Becoming a Veterinarian
- Pages: 3
- Word count: 652
- Category: Animals
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An interesting line of work is being a veterinarian, and though it can take a lot of schooling it can be very rewarding. Veterinarians care for the health of pets, livestock, and animals in zoos. Veterinarians are doctors who treat diseased and injured animals and give advice on how to care and breed healthy animals. The first veterinarian appeared around 2,500 B.C. in Babylon and China. There are two main types of vets. For example, there are large animal veterinarians that work with cows, horses, elephants, and numerous other large species. But there are also small animal veterinarians that work with smaller species, such as companion animals (pets). “The AMVA (American Medical Veterinary Association) says that seventy seven percent of veterinarians who work in private medical practices treat pets” (American Medical Veterinary Association). Some veterinarians help to protect humans from contracting diseases carried by animals by researching human and animal health problems. After years of college they study to make cures for animals. They perform surgery, set fractures, treat and dress wounds, deal hours with emergencies, and more.
They have different areas of expertise such as; field study to private practice. Statistically it’s harder to get into Veterinarian College than into human medical colleges (talktothevet.com). When trying to become a veterinarian, a person needs to take at least four years of college and four years of veterinary medicine school. Some veterinarian programs require, a bachelor’s degree, but most require that you have to forty five to ninety semester hours at the undergraduate program. It doesn’t mean you have to be a straight “A” student though. Pre veterinarian colleges normally require chemistry, Physics, biochemistry, general biology, animal biology, animal nutrition, genetics, vertebrate embryology, cellular biology, microbiology, zoology, and systemic physiology. Some colleges want you to take English or literature, other humanities, and social sciences. They may also require business management to help new graduates with running their own practice. A veterinarian’s job is considered a good one because they usually make a good deal of money, especially if they own their own business. The average income of veterinarians in private practice was $87,500 in 2005.
The starting salary of a veterinarian is somewhere around $46,000 per year nowadays. According to payscale.com the income for Veterinarians is $46,323 to $105,738. Although it is a wide range for a base salary, which is for basic entry level all the way up to an experienced vet with many years of dedication and hard work. But those who work for the federal government (meat inspectors) are considered to make less. There are many different places of employment for veterinarians. Some veterinarians work at zoos. These veterinarians take care of the sick or injured zoo animals. Their job is very hard because the medical problems can be multiplied greatly to the entire zoo’s species. There are also companion animal veterinarians.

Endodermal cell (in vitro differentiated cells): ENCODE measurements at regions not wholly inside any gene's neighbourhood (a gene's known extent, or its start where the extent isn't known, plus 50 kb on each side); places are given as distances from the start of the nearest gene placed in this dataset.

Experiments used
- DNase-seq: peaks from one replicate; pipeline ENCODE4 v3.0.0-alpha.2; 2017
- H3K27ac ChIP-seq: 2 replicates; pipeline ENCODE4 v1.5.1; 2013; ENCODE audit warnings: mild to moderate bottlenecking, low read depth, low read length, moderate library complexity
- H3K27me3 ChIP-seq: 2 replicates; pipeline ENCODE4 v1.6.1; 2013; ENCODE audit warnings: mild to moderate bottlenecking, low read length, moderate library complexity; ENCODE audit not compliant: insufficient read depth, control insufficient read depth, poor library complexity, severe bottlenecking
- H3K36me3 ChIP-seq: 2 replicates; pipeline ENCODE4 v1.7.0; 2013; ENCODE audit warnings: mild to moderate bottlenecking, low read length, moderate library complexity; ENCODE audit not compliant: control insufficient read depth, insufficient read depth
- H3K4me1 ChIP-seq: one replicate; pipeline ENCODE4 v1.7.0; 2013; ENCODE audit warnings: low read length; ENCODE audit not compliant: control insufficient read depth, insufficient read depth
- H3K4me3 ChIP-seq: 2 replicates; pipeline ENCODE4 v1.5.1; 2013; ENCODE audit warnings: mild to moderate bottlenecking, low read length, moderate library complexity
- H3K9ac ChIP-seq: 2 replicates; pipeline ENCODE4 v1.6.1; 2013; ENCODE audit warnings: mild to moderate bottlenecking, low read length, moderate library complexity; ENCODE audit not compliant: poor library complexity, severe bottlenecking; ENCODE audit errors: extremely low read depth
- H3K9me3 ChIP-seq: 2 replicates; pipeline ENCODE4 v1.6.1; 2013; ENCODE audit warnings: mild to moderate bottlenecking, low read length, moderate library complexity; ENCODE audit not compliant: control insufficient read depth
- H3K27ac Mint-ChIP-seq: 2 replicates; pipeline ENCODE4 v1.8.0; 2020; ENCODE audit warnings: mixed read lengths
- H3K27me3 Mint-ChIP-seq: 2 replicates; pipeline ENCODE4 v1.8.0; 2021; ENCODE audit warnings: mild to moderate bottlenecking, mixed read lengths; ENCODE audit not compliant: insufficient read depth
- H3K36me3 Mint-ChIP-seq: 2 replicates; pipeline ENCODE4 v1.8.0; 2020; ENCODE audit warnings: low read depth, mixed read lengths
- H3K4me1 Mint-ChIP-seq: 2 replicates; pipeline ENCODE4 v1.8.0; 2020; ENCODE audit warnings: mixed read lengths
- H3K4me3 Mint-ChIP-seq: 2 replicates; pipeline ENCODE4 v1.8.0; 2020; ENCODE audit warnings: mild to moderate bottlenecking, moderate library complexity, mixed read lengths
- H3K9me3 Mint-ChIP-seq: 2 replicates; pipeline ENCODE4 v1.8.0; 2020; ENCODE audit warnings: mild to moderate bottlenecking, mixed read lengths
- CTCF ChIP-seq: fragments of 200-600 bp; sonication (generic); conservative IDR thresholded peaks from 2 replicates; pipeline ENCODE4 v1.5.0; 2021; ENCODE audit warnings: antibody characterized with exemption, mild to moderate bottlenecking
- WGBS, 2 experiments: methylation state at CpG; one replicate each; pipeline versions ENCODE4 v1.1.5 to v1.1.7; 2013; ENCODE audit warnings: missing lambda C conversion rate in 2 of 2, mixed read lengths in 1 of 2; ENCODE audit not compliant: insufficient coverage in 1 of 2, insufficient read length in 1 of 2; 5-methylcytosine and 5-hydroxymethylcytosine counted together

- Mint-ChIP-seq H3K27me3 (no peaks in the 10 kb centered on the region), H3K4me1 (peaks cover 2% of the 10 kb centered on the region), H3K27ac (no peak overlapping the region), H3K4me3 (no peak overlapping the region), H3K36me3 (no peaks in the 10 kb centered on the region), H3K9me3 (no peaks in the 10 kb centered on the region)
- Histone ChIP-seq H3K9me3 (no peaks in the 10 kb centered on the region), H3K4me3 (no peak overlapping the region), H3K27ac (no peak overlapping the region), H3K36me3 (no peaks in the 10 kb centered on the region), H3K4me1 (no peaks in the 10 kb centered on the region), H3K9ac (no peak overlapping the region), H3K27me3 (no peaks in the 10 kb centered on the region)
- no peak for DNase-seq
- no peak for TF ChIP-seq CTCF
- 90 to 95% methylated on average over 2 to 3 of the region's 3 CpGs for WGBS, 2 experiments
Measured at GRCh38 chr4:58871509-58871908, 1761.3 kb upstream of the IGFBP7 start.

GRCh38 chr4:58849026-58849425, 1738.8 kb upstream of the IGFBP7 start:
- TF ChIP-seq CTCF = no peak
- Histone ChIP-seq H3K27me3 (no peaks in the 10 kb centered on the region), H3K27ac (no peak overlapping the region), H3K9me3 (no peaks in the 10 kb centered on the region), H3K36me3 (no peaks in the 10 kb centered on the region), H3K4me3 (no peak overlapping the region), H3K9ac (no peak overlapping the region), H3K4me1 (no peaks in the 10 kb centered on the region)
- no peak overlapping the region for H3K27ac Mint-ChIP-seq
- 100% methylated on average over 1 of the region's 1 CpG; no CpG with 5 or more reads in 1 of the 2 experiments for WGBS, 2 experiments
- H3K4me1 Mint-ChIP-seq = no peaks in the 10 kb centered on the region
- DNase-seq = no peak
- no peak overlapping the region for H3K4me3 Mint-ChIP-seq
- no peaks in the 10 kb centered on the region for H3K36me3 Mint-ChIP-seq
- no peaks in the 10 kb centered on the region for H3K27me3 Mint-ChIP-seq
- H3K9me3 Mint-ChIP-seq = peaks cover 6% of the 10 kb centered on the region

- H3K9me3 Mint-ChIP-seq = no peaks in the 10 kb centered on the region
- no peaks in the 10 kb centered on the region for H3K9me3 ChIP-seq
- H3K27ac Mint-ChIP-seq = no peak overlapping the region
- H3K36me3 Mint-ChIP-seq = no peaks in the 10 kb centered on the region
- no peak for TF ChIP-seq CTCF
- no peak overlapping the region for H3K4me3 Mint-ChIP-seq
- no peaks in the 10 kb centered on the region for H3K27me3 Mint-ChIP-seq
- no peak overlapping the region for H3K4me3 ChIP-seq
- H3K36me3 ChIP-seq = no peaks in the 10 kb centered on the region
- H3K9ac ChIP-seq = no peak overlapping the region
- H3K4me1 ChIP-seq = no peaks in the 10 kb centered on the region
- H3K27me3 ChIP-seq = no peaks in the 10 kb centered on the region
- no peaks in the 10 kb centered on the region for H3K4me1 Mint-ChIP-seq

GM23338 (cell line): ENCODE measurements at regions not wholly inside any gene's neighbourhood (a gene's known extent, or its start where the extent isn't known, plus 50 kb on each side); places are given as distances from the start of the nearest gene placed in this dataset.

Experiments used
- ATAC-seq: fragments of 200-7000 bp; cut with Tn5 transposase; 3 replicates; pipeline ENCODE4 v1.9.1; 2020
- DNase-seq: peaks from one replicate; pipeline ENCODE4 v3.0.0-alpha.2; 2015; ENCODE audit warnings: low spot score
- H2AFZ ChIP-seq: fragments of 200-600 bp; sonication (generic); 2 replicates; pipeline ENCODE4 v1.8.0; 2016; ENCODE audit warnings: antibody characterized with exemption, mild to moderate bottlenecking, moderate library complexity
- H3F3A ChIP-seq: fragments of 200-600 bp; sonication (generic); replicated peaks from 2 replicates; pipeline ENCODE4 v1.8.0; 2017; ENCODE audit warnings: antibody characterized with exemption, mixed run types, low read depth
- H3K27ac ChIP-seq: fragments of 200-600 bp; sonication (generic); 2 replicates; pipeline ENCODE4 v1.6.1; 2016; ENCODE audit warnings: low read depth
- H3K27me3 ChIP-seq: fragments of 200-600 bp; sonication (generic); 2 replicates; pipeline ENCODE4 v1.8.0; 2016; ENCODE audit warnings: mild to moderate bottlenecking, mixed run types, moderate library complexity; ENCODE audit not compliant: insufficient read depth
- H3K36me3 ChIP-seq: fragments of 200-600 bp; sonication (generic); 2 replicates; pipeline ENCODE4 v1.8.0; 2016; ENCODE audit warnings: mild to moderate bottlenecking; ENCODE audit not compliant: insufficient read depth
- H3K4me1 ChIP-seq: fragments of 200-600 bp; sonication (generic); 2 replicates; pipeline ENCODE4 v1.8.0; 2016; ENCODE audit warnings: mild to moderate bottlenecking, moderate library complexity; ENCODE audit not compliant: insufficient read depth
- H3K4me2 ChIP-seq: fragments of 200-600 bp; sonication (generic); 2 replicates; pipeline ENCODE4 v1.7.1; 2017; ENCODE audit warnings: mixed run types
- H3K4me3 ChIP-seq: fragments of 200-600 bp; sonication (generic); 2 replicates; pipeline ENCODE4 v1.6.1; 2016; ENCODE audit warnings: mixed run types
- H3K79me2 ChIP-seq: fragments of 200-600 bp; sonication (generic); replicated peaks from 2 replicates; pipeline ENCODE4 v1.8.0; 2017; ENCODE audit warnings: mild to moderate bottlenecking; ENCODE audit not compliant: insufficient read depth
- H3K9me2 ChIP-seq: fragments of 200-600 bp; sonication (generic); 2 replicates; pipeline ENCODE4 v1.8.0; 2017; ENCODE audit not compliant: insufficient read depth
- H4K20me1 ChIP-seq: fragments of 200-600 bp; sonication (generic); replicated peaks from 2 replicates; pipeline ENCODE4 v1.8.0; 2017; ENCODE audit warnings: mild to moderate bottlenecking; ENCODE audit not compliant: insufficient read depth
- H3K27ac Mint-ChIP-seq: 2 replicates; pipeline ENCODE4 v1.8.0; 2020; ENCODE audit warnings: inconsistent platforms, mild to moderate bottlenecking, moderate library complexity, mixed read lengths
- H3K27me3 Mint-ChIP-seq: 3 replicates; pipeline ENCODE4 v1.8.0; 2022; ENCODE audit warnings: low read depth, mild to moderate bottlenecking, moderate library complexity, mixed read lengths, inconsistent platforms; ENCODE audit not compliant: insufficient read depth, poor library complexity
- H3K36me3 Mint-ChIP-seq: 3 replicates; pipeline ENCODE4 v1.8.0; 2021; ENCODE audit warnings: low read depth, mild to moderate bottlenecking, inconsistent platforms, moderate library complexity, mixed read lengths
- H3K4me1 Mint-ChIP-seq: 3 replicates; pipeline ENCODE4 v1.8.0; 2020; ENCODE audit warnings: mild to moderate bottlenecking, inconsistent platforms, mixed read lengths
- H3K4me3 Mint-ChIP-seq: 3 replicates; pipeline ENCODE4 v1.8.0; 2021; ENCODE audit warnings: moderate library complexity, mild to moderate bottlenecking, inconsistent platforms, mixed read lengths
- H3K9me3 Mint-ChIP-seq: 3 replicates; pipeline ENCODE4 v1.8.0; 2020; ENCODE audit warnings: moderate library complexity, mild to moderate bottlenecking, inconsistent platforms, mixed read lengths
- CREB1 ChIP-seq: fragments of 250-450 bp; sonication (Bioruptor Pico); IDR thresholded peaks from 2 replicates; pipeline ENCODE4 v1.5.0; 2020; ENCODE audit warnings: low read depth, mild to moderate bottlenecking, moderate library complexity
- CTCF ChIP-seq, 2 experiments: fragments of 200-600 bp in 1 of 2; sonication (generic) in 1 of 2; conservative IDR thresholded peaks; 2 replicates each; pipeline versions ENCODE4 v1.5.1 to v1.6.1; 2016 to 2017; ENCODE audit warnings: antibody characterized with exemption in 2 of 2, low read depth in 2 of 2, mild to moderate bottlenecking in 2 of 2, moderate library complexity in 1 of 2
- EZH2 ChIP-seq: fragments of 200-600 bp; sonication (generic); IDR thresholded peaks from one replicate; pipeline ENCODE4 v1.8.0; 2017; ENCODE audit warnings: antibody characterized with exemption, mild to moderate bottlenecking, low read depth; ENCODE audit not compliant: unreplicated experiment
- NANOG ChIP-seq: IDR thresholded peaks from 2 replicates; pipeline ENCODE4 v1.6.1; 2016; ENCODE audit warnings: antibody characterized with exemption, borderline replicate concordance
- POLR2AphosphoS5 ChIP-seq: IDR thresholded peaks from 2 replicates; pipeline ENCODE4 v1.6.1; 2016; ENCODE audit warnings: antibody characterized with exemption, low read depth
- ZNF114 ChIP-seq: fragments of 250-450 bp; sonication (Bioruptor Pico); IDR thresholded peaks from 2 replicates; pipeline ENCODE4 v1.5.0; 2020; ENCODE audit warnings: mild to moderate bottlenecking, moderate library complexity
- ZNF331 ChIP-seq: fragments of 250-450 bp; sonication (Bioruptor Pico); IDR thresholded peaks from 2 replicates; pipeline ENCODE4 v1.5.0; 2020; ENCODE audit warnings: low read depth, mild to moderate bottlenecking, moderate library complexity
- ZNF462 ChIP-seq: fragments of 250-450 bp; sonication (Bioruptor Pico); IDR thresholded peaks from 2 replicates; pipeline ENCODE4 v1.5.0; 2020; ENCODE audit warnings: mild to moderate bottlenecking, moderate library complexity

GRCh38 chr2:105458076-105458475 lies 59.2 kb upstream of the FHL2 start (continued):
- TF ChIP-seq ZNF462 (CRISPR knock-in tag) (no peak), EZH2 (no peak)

They take care of the general public pets. Out of the 56,000 veterinarians in the United States, half are companion animal veterinarians. Food inspector veterinarians work at inspecting meat. They check meat for diseases, so that the people who consume the meat will not get sick. Food inspectors check about 100,000,000 animal carcasses a year, out of that about 1,000,000 pounds are condemned. There are also veterinarians that checkup on sporting animals, they help racing horses, greyhounds, ostriches, etc. Marine veterinarians are just about the same as zoo veterinarians, but they deal with water animals like whales and dolphins. Some veterinarians also work as professors, teaching college students about veterinary medicine. Other similar positions that I could consider that would give me the same satisfaction that I would have as a Veterinarian are; An animal Rescue Technician, an Animal Trainer, and possibly a Pharmacy Technician since many of the sciences that are required for study are the same.
Works Cited Page
American Medical Veterinary Association
Student Handbook 3 Pages 475 – 479